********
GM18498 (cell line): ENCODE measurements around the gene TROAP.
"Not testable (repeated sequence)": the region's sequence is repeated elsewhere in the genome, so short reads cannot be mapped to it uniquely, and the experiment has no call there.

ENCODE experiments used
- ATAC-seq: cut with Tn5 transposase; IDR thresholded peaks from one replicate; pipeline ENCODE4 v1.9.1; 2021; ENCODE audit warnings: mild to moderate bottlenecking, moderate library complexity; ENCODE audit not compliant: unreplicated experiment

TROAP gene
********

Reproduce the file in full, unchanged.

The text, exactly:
GM18498 (cell line): ENCODE measurements around the gene TROAP.
"Not testable (repeated sequence)": the region's sequence is repeated elsewhere in the genome, so short reads cannot be mapped to it uniquely, and the experiment has no call there.

ENCODE experiments used
- ATAC-seq: cut with Tn5 transposase; IDR thresholded peaks from one replicate; pipeline ENCODE4 v1.9.1; 2021; ENCODE audit warnings: mild to moderate bottlenecking, moderate library complexity; ENCODE audit not compliant: unreplicated experiment

TROAP gene